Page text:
Moving Forward After the Backlash
Keeping On Keeping On Is The Way of Committed Artists.
Public artwork across Pinellas County bore the brunt of an alleged act of protest last night.
The week ended with news about defaced works created both by the perpetrator and others to protest inequities in artist opportunities.
Local St. Petersburg and Pinellas Park-based artists, whose works have been altered, as well as their friends, have reported that the defacer communicated frustrations about the inequitable influences of funding. While he may have had some legitimate concerns, most would argue that he could have found a more constructive method to get his message across.
Compromising the hard work of a non-consenting artist, with whom you’ve entered into a partnership, crosses a more personal line. Anything you have to say after such a breach becomes inexorably devalued by it.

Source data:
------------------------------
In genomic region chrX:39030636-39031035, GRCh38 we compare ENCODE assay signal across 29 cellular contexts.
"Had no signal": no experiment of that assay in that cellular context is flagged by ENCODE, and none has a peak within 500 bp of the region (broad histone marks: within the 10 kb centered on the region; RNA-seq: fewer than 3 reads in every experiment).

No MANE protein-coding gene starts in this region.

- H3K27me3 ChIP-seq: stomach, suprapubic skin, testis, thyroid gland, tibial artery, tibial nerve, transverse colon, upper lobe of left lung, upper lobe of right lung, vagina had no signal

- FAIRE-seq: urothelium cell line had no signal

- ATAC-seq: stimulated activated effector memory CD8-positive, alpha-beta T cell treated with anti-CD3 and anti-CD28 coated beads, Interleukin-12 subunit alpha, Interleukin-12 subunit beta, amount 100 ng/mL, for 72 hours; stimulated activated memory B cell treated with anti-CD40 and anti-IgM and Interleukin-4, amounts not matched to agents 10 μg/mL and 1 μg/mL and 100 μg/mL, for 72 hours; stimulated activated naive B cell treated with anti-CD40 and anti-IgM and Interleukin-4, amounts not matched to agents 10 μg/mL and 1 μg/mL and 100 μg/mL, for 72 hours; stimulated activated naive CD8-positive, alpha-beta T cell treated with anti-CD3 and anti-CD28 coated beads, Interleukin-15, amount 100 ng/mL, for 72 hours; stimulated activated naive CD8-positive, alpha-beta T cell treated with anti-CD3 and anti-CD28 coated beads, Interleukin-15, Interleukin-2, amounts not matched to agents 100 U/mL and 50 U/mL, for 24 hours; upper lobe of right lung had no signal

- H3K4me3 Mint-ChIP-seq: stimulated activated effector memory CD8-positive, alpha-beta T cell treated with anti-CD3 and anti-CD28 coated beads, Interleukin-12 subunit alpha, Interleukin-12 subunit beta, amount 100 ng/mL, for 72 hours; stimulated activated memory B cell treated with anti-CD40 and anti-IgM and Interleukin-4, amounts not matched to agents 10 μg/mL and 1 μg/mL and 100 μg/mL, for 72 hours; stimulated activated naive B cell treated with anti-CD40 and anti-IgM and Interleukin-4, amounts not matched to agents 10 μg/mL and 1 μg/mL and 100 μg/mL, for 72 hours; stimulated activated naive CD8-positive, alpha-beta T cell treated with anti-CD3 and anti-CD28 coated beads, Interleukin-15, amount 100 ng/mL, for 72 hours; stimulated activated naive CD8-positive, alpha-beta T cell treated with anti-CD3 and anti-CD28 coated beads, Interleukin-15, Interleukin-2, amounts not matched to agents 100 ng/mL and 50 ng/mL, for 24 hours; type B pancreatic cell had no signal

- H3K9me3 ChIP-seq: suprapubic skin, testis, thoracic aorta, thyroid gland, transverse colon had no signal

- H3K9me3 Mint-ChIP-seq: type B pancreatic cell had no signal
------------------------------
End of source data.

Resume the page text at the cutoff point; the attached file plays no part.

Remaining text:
Feelings of outrage, betrayal and bewilderment have dominated frustrated artists’ Facebook feeds as photos of elaborate St. Petersburg and Pinellas Park murals and other works as they gaze on elaborate projects covered in chaotic swirls of spraypaint.
I can say with some authority that many of the defiled works were created with a spirit of unbridled creativity and camaraderie — this spirit is contagious and helps us overcome the hardships of life and the bad news we’re barraged with every day.
Adds arts supporter Margaret Murray, who’s returning to the Museum of Fine Arts as Associate Curator of Public Arts Programs next month: “There are so many conversations occurring locally about arts funding and the inequities that happen when you have limited resources. That these conversations encompass both murals and large-scale public artworks illustrates the impact funding has on artists and their ability to create not only art but an environment in which art and artists can thrive. These conversations, while painful, are what a city with a robust interest in the arts, should be about. As funding increases, fingers crossed, it will be important to create a mechanism where as many artists as possible can be heard, seen, and included.”